5-3-5 Exercise: Working with music

Listen to four or five very different pieces of instrumental music.  Each piece should different in mood, instrumentation and style.  Select music that is sustained and listen once perhaps making some notes.  Now work following the music. Work fast and intuitively.  You can translate sound into colour, silence or airy sounds into pictorial space

Now do several paintings.  Make an honest assessment of your work and your experience in your learning log.


In bold italic below I have reproduced the brief notes I made when listening to each of the four pieces of music.

5-3-5-01

Notes: Jazz 1

Slow piano passages with pauses rising scales with stops and then scales to quiet, occasional bass as descending scales to reach bottom.

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Notes: Jazz2

Easy listening selection – changes in tempo from fast to slow – plodding then accelerating again.  Piano bar music – moods and thought trains influenced by this jazz – setting slow quiet contemplative  mood. Then snapped out by change in tempo to fast.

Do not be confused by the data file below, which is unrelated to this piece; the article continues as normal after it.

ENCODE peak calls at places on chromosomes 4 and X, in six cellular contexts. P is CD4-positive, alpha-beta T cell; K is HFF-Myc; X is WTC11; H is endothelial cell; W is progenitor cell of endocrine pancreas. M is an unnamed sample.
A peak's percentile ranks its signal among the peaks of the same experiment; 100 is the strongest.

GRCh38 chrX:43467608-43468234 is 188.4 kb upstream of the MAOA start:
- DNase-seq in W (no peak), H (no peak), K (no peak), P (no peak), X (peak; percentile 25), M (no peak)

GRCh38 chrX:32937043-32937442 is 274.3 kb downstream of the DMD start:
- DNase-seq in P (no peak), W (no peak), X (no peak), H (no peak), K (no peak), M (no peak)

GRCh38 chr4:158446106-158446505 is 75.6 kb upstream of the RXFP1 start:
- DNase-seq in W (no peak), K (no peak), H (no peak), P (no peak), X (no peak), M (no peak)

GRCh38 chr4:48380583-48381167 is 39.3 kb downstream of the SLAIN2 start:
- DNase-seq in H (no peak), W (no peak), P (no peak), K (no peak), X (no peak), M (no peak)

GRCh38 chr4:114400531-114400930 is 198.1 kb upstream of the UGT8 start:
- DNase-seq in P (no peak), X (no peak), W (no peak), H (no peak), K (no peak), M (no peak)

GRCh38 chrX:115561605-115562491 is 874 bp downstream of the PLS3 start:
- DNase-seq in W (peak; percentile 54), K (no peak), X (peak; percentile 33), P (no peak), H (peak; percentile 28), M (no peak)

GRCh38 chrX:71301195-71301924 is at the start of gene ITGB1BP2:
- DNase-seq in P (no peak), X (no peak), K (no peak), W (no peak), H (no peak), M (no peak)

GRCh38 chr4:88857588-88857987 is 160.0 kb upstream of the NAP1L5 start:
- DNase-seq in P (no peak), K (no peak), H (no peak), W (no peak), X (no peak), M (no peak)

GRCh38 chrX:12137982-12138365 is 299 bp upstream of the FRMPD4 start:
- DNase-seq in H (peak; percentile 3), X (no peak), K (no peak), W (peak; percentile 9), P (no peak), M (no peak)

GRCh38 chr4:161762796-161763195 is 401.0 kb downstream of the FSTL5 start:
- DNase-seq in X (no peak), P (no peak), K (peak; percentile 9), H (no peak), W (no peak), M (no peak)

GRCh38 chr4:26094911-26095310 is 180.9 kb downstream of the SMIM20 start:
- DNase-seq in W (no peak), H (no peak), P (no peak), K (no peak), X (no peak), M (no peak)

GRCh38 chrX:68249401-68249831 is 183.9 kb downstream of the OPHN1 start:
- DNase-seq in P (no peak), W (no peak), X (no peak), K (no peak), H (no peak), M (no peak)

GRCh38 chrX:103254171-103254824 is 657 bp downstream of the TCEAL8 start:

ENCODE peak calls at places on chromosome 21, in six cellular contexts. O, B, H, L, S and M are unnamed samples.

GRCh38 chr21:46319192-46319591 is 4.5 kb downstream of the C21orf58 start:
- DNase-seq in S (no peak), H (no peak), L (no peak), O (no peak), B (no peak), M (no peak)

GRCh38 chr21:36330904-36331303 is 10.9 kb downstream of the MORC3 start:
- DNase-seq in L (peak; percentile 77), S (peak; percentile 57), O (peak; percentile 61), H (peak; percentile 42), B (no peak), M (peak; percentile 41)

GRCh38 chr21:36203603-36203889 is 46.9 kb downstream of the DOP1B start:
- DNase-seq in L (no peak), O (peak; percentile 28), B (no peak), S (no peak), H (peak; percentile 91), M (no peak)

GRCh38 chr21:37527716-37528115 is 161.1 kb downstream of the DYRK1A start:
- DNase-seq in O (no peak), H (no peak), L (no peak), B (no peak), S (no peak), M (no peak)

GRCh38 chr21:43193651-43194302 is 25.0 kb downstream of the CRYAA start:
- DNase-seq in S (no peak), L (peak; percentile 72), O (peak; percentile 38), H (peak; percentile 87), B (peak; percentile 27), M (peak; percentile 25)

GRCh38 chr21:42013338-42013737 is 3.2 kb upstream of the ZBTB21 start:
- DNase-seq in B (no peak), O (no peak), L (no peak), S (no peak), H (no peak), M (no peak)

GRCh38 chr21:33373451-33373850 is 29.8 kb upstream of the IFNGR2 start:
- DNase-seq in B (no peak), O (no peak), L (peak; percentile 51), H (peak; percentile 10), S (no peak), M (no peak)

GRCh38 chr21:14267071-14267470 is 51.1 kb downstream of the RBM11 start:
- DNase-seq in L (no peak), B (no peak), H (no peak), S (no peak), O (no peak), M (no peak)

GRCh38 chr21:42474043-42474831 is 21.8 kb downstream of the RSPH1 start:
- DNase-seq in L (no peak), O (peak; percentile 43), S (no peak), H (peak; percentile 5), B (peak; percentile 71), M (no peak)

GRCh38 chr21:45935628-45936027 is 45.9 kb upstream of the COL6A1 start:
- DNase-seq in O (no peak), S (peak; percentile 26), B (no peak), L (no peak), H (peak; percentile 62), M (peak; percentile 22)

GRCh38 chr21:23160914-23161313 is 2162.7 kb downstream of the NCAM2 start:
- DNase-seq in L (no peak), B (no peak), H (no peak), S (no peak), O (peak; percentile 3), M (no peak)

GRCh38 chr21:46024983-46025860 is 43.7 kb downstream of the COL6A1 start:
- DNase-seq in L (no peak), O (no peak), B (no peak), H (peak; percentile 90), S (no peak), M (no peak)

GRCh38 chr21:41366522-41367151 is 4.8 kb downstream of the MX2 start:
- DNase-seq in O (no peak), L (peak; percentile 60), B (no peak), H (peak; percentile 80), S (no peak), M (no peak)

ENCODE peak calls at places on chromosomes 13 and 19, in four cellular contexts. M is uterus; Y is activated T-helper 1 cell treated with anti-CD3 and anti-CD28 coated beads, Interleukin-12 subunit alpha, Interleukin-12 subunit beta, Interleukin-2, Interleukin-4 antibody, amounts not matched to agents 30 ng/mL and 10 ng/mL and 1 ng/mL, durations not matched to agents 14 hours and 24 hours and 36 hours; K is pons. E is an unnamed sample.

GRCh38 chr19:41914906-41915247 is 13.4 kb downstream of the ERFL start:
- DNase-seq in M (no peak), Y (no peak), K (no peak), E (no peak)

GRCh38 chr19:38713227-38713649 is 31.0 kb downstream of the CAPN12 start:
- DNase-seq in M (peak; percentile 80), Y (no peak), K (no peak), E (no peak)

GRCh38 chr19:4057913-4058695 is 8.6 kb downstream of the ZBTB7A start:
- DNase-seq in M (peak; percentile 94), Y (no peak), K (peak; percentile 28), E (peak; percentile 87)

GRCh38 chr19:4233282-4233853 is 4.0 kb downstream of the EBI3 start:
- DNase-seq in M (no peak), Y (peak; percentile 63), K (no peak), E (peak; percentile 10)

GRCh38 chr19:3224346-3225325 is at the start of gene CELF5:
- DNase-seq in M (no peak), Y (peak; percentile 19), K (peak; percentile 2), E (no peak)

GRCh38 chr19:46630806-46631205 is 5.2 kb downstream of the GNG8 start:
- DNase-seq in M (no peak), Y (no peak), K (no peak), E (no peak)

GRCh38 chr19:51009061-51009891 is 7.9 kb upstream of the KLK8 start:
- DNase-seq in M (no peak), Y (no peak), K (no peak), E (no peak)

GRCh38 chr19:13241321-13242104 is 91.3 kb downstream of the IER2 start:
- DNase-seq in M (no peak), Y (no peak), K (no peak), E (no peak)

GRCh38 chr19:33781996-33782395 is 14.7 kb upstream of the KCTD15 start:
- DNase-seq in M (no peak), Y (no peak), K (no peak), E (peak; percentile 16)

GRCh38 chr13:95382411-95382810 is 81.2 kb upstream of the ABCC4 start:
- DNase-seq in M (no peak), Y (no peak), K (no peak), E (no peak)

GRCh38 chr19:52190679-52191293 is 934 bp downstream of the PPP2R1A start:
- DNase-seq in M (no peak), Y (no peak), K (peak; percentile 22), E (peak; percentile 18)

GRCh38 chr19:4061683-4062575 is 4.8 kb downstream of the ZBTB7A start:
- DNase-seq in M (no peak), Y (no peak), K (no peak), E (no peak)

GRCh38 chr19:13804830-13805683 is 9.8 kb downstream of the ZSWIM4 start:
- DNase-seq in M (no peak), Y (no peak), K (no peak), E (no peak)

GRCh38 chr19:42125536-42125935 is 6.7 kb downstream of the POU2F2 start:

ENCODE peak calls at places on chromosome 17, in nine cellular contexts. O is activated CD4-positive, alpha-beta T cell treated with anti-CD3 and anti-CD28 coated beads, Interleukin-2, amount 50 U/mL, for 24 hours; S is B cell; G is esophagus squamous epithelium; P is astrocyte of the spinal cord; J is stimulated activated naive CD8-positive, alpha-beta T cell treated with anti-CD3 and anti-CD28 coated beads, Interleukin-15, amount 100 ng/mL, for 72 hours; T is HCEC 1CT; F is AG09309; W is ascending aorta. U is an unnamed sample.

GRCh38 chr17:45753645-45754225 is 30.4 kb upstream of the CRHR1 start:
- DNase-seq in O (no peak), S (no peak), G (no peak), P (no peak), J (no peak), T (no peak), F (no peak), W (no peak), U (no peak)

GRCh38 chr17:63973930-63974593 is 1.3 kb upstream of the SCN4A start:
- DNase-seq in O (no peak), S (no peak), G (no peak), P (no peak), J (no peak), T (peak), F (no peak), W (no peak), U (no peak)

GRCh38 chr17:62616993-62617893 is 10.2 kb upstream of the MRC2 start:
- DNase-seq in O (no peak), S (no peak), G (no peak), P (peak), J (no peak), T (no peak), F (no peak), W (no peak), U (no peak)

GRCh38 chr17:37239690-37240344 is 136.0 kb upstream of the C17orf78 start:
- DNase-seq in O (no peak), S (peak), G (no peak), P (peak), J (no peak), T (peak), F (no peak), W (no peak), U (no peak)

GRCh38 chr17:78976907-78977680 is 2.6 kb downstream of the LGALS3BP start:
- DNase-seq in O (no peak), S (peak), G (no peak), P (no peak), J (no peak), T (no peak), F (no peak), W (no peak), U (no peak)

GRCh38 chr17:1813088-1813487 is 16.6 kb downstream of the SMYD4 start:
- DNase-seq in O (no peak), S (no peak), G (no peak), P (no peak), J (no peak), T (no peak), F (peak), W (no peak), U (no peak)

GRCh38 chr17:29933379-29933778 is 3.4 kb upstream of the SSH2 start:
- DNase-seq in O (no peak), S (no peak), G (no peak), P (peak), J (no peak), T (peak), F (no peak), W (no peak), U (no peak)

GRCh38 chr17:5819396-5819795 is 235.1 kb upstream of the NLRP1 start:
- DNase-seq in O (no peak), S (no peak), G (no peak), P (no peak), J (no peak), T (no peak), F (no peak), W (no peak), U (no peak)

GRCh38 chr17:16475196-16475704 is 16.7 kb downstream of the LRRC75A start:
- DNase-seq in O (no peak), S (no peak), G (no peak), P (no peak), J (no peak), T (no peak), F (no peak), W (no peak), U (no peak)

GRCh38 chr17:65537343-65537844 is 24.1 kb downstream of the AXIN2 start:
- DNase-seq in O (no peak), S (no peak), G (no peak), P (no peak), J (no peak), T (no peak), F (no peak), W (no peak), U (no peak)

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Vivaldi – Four Seasons with Vanessa May:

Different moods and tempos for wach of the seasons.  The uplifting joy of Summer – the coming anticipation of new life with Spring – the slowing sombre mood of Autumn and then the cooler tones of Winter.  The colours each season invoke are painted as hanging curtains on a yellow ground.  The yellow is reminiscent of the bright gold of summer and the dying leaves in autumn.

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Classical Movie Themes:

Braveheart, Titanic, Rocky, French Connection, Bridge over the River Kwai etc. (instrumental)

Various different tunes so lots of different moods and feeling.  Colours and shapes to represent music – size of objects to represent tempo etc.


book-cover-paul-klee-painting-musicklee-book-2

Earlier in this course I did some research on Paul Klee – Painting Music.  This research is can also be found in Part 3, Page 67 of my Learning Log.  The on line link is :

https://eddietuckerwatercolour1.wordpress.com/2016/04/06/additional-research-reading-klee/

Paul Klee Painting and Music by Hajo Duchting

1997 Prestel-Verlag, Munich – New York, ISBN 9 783791 318721

Another book from my personal library I reference during this exercise was Klee, by Douglas Hall, Phaidon Press Ltd, 1992, ISBN 0 7148 2730 4

“One day I must be able to improvise freely on the keyboard of colours: the row of watercolours in my paint-              Paul Klee

To summarise what I gleaned from these books and a re-reading of my notes in Section 3 on Klee – Painting Music

Klee used his ability to employ a few basic elements to build a composition representing linear and musical rhythms, he uses shape, colour and line to represent the ebb and flow of the music.


were visualised by rising and falling lines.  The different instruments, musical tones and harmonies were visualised by the colour and tone.